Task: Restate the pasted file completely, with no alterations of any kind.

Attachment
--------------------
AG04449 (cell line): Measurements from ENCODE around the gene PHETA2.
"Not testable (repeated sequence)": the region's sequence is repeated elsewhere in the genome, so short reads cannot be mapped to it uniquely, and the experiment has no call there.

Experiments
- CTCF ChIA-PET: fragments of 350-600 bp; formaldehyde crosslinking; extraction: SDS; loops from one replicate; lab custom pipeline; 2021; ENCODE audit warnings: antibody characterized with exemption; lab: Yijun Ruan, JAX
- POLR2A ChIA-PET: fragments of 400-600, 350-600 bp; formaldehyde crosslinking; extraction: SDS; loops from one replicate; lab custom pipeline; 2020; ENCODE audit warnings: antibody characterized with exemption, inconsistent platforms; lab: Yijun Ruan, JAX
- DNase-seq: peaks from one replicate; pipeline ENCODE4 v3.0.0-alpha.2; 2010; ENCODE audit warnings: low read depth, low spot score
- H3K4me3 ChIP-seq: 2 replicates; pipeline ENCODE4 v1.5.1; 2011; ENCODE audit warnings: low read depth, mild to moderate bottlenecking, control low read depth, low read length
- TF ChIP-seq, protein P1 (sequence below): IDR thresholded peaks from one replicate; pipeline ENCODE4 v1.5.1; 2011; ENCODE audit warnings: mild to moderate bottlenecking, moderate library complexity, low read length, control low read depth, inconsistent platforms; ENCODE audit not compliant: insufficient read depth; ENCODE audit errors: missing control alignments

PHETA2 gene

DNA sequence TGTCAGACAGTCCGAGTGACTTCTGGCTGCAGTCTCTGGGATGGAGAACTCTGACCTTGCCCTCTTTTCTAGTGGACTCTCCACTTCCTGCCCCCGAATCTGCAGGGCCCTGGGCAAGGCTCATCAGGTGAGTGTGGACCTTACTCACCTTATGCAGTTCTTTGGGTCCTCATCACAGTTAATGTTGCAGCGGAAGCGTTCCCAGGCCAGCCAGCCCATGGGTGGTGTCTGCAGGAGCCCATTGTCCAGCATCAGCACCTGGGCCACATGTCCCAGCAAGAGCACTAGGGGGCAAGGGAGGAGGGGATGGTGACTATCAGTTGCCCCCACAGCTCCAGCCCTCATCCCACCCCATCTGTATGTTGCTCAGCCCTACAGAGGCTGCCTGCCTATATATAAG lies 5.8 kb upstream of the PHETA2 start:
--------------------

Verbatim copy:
AG04449 (cell line): Measurements from ENCODE around the gene PHETA2.
"Not testable (repeated sequence)": the region's sequence is repeated elsewhere in the genome, so short reads cannot be mapped to it uniquely, and the experiment has no call there.

Experiments
- CTCF ChIA-PET: fragments of 350-600 bp; formaldehyde crosslinking; extraction: SDS; loops from one replicate; lab custom pipeline; 2021; ENCODE audit warnings: antibody characterized with exemption; lab: Yijun Ruan, JAX
- POLR2A ChIA-PET: fragments of 400-600, 350-600 bp; formaldehyde crosslinking; extraction: SDS; loops from one replicate; lab custom pipeline; 2020; ENCODE audit warnings: antibody characterized with exemption, inconsistent platforms; lab: Yijun Ruan, JAX
- DNase-seq: peaks from one replicate; pipeline ENCODE4 v3.0.0-alpha.2; 2010; ENCODE audit warnings: low read depth, low spot score
- H3K4me3 ChIP-seq: 2 replicates; pipeline ENCODE4 v1.5.1; 2011; ENCODE audit warnings: low read depth, mild to moderate bottlenecking, control low read depth, low read length
- TF ChIP-seq, protein P1 (sequence below): IDR thresholded peaks from one replicate; pipeline ENCODE4 v1.5.1; 2011; ENCODE audit warnings: mild to moderate bottlenecking, moderate library complexity, low read length, control low read depth, inconsistent platforms; ENCODE audit not compliant: insufficient read depth; ENCODE audit errors: missing control alignments

PHETA2 gene

DNA sequence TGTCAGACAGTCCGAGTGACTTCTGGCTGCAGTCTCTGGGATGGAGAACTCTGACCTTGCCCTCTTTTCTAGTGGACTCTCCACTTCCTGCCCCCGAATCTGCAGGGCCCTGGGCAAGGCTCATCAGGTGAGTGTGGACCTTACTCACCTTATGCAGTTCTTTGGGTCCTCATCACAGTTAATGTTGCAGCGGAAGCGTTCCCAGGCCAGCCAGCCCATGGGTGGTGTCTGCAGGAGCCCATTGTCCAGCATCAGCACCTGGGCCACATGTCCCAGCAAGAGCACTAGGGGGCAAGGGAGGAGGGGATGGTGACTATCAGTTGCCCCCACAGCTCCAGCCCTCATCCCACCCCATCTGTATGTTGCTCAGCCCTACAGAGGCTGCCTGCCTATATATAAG lies 5.8 kb upstream of the PHETA2 start: